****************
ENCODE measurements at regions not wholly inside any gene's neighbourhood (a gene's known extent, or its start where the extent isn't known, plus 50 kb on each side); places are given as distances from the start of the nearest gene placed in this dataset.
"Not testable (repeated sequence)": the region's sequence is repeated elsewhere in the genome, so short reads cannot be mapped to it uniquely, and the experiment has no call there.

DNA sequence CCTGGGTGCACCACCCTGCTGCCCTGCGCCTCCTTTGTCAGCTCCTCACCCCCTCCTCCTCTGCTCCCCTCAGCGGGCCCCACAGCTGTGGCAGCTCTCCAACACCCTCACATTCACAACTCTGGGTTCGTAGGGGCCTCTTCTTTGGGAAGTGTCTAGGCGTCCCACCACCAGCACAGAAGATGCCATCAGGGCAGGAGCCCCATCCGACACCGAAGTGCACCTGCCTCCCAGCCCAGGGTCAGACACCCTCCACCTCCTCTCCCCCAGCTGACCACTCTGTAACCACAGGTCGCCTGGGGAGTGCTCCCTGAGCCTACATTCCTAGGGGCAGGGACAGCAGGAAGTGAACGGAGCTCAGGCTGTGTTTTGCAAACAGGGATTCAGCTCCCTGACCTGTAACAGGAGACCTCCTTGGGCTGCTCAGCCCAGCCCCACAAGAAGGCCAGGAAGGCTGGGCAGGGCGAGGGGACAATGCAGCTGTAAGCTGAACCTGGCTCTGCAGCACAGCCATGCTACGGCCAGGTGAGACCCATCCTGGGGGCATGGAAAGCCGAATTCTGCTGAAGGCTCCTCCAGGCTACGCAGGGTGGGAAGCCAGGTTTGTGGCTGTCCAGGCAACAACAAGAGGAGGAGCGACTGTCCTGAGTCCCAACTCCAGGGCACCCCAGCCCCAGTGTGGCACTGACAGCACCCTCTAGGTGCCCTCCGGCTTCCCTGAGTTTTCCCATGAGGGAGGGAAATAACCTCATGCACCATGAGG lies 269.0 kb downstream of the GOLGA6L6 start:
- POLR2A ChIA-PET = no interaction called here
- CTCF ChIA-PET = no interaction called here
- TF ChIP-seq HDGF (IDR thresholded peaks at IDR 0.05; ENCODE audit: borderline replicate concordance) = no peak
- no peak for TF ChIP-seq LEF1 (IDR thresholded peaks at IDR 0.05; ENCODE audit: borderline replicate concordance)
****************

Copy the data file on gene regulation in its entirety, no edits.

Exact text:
ENCODE measurements at regions not wholly inside any gene's neighbourhood (a gene's known extent, or its start where the extent isn't known, plus 50 kb on each side); places are given as distances from the start of the nearest gene placed in this dataset.
"Not testable (repeated sequence)": the region's sequence is repeated elsewhere in the genome, so short reads cannot be mapped to it uniquely, and the experiment has no call there.

DNA sequence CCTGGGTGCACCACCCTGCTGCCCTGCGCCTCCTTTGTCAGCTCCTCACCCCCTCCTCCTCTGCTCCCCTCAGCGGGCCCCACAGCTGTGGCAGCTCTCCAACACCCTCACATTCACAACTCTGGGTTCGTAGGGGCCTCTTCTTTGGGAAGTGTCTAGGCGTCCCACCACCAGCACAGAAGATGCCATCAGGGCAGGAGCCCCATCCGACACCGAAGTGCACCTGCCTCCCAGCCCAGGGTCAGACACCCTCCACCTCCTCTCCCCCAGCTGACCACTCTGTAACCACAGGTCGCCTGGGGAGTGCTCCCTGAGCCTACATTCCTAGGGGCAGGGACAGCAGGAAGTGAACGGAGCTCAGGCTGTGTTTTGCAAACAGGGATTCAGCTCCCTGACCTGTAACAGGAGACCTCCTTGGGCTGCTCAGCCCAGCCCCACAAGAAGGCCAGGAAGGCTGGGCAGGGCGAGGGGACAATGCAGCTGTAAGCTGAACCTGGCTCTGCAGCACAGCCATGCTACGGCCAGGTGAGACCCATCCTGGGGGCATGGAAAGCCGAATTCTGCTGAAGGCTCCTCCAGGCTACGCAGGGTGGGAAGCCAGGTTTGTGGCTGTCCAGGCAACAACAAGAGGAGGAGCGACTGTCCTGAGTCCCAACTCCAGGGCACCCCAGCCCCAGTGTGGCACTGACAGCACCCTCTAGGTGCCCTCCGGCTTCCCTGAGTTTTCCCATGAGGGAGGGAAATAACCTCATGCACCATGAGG lies 269.0 kb downstream of the GOLGA6L6 start:
- POLR2A ChIA-PET = no interaction called here
- CTCF ChIA-PET = no interaction called here
- TF ChIP-seq HDGF (IDR thresholded peaks at IDR 0.05; ENCODE audit: borderline replicate concordance) = no peak
- no peak for TF ChIP-seq LEF1 (IDR thresholded peaks at IDR 0.05; ENCODE audit: borderline replicate concordance)